19 July 2017

The House's Version of FY 2018: NASA, NSF, and DOE

Heather Bloemhard Vanderbilt University

Capitol building at sunsetThe House Appropriations Committee recently passed the Commerce, Justice, Science (CJS) and Energy & Water (E&W) fiscal year (FY) 2018 Appropriations bills. These bills appropriate funds for NASA, the National Science Foundation (NSF), and the Department of Energy (DOE), as well as several other agencies. We summarize the House's funding levels for NASA, NSF, and DOE below and, where possible, make comparisons to the President's FY 2018 Budget Request. You can read more details about the President's Request in a previous blog post.

We're still waiting for the Senate Commerce, Justice, Science (CJS) and Energy & Water (E&W) Appropriations subcommittees versions of these budgets, but we expect them in the next couple of weeks. Remember that the House and Senate must pass identical versions of these bills and the President must sign them before they can go into effect. The deadline for all of this is 30 September 2017.

The table below summarizes the funding levels for NASA's Science Mission Directorate, NSF, and DOE's Office of Science, in millions of US dollars.


FY 2016 Operating Plan FY 2017 Omnibus FY 2018 Request FY 2018 House
NASA $19,285 $19,653.3 $19,092.2 $19,871.2
Science Mission Directorate $5,589.4 $5,765 $5,711.8 $5,858.5
Earth Science $1,921 $1,921 $1,754 $1,691
Planetary Science $1,631 $1,846 $1,929.5 $2,105
Astrophysics $725.4 $731.5 $772.7 $812
Heliophysics $650 $678 $677.8 $672.8
SMD's STEM Activation $37 $37 $44 $44
JWST $620 $569.4 $533.7 $533.7
National Science Foundation $7,463.5 $7,472.2 $6,652.9 $7,339.5
Research & Related Activities (R&RA) $6,033.6 $6,033.6 $5,361.6 $6,033.6
Major Research Equipment & Facility Construction (MREFC) $200.3 $209 $182.8 $77.8
Large Synoptic Survey Telescope (LSST) $99.67 $99.67 $57.8 $57.8
Daniel K. Inouye Solar Telescope (DKIST) $20 $20 $20 $20
Department of Energy (DOE) $29,602.7 $30,786 $28,042 $29,888
Office of Science $5,347 $5,392 $4,472 $5,392
High Energy Physics $795 $825 $673 $700.6


For SMD overall, the House CJS Appropriations Subcommittee directs "that the priorities outlined in the decadal surveys for Earth Science, Planetary Science, Astrophysics, and Heliophysics shall drive NASA mission priorities."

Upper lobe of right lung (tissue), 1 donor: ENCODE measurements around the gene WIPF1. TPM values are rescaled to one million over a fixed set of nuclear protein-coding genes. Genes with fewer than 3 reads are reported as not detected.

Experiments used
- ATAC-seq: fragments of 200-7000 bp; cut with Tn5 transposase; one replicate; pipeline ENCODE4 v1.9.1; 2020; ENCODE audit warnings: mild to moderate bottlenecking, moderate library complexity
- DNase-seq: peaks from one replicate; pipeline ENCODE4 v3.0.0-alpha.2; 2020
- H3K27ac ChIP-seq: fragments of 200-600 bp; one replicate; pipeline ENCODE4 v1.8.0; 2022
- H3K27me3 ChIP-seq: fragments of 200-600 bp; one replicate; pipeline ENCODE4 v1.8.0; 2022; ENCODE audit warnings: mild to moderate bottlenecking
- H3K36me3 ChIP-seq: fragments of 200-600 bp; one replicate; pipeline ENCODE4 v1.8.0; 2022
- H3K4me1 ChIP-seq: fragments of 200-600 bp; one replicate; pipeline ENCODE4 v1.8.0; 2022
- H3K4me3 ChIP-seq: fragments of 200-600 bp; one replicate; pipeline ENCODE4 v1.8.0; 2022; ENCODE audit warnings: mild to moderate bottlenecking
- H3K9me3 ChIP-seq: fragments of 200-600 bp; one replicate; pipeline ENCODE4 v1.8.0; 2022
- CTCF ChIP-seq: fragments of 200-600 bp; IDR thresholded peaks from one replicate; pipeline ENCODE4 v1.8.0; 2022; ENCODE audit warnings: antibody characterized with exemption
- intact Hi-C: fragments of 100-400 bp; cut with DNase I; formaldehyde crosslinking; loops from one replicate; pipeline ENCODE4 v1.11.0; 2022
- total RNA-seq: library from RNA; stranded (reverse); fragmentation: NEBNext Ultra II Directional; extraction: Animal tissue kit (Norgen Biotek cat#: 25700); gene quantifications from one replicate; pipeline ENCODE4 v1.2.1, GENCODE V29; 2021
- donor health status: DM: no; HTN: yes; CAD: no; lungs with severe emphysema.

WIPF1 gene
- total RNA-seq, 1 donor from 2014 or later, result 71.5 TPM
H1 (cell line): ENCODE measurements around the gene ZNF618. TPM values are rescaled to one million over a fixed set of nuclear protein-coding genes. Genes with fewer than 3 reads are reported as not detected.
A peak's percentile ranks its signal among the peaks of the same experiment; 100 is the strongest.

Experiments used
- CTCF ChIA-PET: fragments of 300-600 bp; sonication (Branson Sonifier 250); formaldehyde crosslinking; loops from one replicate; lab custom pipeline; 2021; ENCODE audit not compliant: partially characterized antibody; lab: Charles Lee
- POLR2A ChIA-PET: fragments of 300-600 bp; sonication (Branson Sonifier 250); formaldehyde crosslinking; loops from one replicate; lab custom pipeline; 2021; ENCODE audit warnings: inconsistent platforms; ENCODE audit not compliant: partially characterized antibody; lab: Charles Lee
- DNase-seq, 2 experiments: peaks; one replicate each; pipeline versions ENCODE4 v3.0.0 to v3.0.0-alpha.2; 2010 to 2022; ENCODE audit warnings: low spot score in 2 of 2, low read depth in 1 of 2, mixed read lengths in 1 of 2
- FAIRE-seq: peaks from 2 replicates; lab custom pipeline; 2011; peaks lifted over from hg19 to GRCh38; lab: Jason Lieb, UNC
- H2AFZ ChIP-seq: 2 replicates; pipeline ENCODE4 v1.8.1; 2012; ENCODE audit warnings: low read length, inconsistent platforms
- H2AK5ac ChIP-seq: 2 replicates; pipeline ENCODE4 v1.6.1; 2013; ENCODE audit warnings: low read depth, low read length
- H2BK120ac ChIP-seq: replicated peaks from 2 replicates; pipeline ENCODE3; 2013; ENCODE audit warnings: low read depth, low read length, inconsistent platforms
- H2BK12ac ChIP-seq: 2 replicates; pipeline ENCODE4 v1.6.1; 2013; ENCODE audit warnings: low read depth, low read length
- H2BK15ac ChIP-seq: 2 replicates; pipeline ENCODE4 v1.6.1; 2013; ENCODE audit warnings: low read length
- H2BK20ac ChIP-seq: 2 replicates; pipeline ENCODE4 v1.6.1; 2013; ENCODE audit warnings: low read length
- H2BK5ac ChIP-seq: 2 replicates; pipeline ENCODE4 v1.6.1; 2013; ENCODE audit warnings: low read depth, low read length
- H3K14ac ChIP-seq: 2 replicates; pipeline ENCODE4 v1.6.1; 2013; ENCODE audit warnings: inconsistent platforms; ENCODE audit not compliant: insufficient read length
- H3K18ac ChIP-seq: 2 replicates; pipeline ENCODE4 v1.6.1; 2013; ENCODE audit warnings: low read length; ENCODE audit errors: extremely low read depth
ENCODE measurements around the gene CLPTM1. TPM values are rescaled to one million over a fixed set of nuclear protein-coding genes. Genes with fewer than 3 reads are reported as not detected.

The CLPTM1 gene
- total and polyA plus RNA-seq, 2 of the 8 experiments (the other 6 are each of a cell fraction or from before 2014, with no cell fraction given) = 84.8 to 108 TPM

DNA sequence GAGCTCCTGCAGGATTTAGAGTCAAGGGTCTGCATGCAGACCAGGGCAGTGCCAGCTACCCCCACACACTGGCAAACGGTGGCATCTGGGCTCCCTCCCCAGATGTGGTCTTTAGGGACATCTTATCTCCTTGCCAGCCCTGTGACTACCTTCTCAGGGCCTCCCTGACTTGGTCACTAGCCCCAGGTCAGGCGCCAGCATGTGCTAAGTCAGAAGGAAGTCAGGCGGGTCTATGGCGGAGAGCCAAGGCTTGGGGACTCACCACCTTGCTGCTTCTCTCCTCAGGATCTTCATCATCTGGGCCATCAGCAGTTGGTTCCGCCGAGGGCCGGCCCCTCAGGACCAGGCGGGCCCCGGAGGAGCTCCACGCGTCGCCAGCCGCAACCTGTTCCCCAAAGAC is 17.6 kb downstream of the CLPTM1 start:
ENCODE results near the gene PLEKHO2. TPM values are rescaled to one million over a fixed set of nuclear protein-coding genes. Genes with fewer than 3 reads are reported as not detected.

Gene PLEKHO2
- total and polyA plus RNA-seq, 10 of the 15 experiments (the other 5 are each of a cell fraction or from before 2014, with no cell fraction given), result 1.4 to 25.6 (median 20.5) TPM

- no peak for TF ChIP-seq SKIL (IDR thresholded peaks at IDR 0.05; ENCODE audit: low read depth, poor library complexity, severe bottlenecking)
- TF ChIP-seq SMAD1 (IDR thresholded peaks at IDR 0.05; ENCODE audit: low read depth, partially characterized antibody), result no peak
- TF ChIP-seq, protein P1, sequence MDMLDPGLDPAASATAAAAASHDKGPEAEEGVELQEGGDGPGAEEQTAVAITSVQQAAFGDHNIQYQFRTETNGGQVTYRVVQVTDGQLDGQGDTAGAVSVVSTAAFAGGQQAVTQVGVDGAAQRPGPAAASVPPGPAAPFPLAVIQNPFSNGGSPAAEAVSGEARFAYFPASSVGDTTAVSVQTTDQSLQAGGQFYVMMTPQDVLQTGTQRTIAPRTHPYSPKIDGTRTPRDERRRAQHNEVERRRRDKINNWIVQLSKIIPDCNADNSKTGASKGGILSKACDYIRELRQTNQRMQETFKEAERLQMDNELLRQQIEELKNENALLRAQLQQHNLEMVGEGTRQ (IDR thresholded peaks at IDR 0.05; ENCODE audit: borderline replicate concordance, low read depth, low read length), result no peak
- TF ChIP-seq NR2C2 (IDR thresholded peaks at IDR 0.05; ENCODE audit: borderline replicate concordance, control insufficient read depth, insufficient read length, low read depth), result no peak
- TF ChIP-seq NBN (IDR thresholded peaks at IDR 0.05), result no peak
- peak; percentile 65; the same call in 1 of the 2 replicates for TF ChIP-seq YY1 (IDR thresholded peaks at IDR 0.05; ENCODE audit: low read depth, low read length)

The subcommittee also directs that each of the SMD divisions will proportionally allocate funding for STEM Activation, "resulting in a dedicated budget line for each division’s EPO [Education and Public Outreach] activities." The total STEM Activation funding is $44 million. To be consistent with our summary of the FY 2018 Budget Request, the funding levels that we present for each division have this STEM Activation funding subtracted from the division total. That means that the division funding levels that we are showing in the table above should be interpreted as the funding available for non-EPO division activities.

Planetary Science

The subcommittee includes $175 million more funding, compared to the President's FY 2018 Request, for NASA's Planetary Science. Each program, Research, Discovery, New Frontiers, Mars Exploration, Outer Planets & Ocean Worlds, and Technology, is also increased compared to the FY 2018 Request.

This includes an additional $62 million for Mars Exploration (total $646.7 million) to continue research and development of the Mars 2022 orbiter and an additional $70 million for the Europa Clipper and Lander missions (total $495 million).

In the report about the House CJS Appropriations Bill, the subcommittee also expressed support for the Near Earth Object Camera (NEOCam), Juno, and the preservation and accessibility of impact craters on Earth. The subcommittee directs NASA to conduct an assessment "on the utilization of asteroid-based natural resources to support US government and commercial space exploration missions and timeframes for when such resource extraction could possibly occur."